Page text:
It's been reported that work and pensions secretary Iain Duncan Smith is to challenge the EU commissioner Laszlo Andor after the latter, along with his fellow commissioners, announced that the commission would be taking Britain to court for discriminatory practices in its application of regulations on welfare payments.
It’s been reported that work and pensions secretary Iain Duncan Smith is set to challenge the EU commissioner Laszlo Andor after the latter, along with his fellow commissioners, announced that the EU Commission would be taking Britain to court for discriminatory practices in its application of regulations on welfare payments.
Predictably Duncan Smith’s response – that this is an attempted “land grab” by the Commission – has received far more press coverage than the details of commissioner Andor’s legal challenge.
So what is the commissioner’s problem?
Well since 2004, child benefit, child tax credit, state pension credit and unemployment support allowance have only been paid to those classed as having a ‘right to reside’ in the UK. British nationals are granted this status automatically, but those from elsewhere in the EU must be resident in the UK for at least five years before being granted ‘right to reside’ status.
These rules have been branded unfair by the European Commission for a number of reasons.
One example of the problem with the rules is that technically they could result in a Polish woman who wanted to start claiming benefits (say for a child) after living, working and paying taxes in the UK for two years being unable to, whereas a British woman would be able to, even if she had never worked in her life.
The argument put forward by the government is that any removal of this ‘right to reside’ test would result in an influx of ‘benefit tourists’.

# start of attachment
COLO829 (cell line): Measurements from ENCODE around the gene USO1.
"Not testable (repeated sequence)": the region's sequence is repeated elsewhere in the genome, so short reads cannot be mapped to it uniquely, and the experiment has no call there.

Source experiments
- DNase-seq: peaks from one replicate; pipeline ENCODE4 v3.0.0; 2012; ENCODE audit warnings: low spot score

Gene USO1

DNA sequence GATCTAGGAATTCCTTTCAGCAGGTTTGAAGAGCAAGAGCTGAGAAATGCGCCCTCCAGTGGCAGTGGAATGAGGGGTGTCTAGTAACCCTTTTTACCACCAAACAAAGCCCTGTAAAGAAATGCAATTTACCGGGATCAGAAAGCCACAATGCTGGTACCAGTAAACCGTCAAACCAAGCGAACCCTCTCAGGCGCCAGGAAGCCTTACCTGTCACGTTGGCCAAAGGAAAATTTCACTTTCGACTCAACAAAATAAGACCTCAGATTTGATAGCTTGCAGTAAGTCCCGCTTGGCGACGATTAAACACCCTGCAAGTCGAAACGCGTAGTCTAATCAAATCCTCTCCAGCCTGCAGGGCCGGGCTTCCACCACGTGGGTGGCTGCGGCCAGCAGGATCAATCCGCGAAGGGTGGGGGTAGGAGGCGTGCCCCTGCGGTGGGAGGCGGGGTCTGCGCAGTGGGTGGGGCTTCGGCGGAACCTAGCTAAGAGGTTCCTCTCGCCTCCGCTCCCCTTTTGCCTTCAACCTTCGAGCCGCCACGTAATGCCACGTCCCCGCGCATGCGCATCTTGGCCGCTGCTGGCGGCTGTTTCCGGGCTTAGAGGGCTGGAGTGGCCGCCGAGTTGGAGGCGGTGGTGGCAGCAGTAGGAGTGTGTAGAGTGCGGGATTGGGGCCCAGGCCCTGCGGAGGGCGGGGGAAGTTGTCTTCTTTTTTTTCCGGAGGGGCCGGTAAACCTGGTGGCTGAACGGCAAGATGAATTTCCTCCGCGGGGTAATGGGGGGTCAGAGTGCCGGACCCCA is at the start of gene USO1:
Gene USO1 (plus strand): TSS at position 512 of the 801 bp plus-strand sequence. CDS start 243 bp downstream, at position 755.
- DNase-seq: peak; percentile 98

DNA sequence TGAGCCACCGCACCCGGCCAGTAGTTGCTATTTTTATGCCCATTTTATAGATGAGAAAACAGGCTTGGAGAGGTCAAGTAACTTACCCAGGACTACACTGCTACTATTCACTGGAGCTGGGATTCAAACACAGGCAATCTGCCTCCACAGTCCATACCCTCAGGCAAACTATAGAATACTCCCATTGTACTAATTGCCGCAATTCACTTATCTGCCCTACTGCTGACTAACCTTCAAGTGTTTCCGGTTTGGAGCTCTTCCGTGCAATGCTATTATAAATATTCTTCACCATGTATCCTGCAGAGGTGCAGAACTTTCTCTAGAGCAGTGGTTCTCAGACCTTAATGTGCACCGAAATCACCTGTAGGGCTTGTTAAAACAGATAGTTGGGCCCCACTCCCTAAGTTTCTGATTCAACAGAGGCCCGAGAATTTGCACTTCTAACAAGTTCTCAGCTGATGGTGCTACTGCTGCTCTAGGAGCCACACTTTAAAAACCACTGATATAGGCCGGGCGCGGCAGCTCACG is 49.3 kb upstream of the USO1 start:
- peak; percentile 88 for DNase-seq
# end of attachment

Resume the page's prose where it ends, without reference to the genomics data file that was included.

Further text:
There are several problems with this assertion.
Even if the ‘right to reside’ rule were overturned, it would still be difficult for a migrant from the EU to park themselves on benefits in the UK – let alone come here with the intention of immediately becoming a ‘benefit tourist’.
Something called the habitual residence test, which was introduced in 1994 by John Major’s government, means that before being allowed to claim any benefits in the UK immigrants are interviewed about their reasons for entering the country, how long they have been here, as well as their work status and history.
As a rule a person would need to have been in Britain for at least one to three months before they are able to claim any kind of benefit.
There is always the possibility of course that someone could come to the UK, spend all their money during the first month or so before parking themselves on benefits. However considering the government’s own rhetoric around welfare reform – that it is ‘getting tough’ with those whose ‘curtains are still drawn at midday’ – this seems unlikely.
It is no longer possible for UK citizens to spend a life on benefits without actively looking for work (as the coalition will readily boast), and there is no evidence to suggest migrants from elsewhere in the EU will find the system any easier.
The other thing to note is that there is no precedent for migrants from the EU coming to Britain as benefit tourists. In 2008-09, at the height of Labour’s policy of so-called ‘uncontrolled immigration’, A8 immigrants paid 37 per cent more in direct or indirect taxes than they received in public goods and services.
A8 immigrants contributed 0.96 per cent of total tax receipts and accounted for only 0.6 per cent of total expenditures (see table).
And finally, there’s also the stuff about Britain’s ‘over-generous welfare state’. Here is Fraser Nelson on Question Time in May of 2012:
“Our benefits are some of the most generous in Europe.”
Yet if we look beyond tabloid rhetoric at the fact, it simply isn’t true. A study by the Economic and Social Research Council’s Centre for Population Change (CPC) carried out last year found that the UK had below average levels of welfare spending among developed nations. (See graph).
So in conclusion, not only is there no reason to view Britain as any more attractive to benefit tourists than other EU countries, but there is very little reason to think that the removal of the ‘right to reside’ rule would make a significant difference to the numbers of people claiming benefits. In other words, the ‘row’ over commissioner Andor’s challenge to the British government is probably another attempt to ward off UKIP.
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